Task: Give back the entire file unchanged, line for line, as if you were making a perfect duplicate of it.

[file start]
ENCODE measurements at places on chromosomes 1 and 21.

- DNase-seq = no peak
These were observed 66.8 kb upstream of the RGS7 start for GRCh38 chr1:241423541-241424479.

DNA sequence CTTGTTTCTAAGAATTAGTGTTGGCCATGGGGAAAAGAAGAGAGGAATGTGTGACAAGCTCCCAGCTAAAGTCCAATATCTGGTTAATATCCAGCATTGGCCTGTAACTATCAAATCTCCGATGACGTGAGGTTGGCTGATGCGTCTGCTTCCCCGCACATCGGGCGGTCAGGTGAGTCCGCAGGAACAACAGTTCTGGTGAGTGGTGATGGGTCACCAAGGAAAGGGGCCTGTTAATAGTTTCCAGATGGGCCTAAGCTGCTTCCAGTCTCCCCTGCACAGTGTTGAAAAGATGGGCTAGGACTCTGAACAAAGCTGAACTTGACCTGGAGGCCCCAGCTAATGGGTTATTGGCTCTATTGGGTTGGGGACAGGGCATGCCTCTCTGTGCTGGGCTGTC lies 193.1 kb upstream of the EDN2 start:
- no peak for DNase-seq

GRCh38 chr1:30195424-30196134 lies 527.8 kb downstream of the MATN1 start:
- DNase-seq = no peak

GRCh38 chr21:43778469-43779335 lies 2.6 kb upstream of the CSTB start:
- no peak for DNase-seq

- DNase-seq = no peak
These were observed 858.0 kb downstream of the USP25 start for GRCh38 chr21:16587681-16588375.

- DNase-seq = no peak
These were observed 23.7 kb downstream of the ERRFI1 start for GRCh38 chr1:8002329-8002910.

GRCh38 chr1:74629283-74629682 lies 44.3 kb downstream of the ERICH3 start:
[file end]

ENCODE measurements at places on chromosomes 1 and 21.

- DNase-seq = no peak
These were observed 66.8 kb upstream of the RGS7 start for GRCh38 chr1:241423541-241424479.

DNA sequence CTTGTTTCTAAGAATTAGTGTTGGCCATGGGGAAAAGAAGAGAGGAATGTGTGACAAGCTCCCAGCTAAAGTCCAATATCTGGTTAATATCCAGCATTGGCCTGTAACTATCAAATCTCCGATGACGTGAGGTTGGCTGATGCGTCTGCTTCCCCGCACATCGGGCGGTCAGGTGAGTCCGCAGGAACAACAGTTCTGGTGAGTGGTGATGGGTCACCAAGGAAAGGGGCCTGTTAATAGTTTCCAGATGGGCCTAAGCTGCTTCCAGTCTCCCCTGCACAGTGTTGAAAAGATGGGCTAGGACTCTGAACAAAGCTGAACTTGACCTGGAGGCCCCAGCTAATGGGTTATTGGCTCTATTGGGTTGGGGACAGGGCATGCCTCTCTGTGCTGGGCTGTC lies 193.1 kb upstream of the EDN2 start:
- no peak for DNase-seq

GRCh38 chr1:30195424-30196134 lies 527.8 kb downstream of the MATN1 start:
- DNase-seq = no peak

GRCh38 chr21:43778469-43779335 lies 2.6 kb upstream of the CSTB start:
- no peak for DNase-seq

- DNase-seq = no peak
These were observed 858.0 kb downstream of the USP25 start for GRCh38 chr21:16587681-16588375.

- DNase-seq = no peak
These were observed 23.7 kb downstream of the ERRFI1 start for GRCh38 chr1:8002329-8002910.

GRCh38 chr1:74629283-74629682 lies 44.3 kb downstream of the ERICH3 start: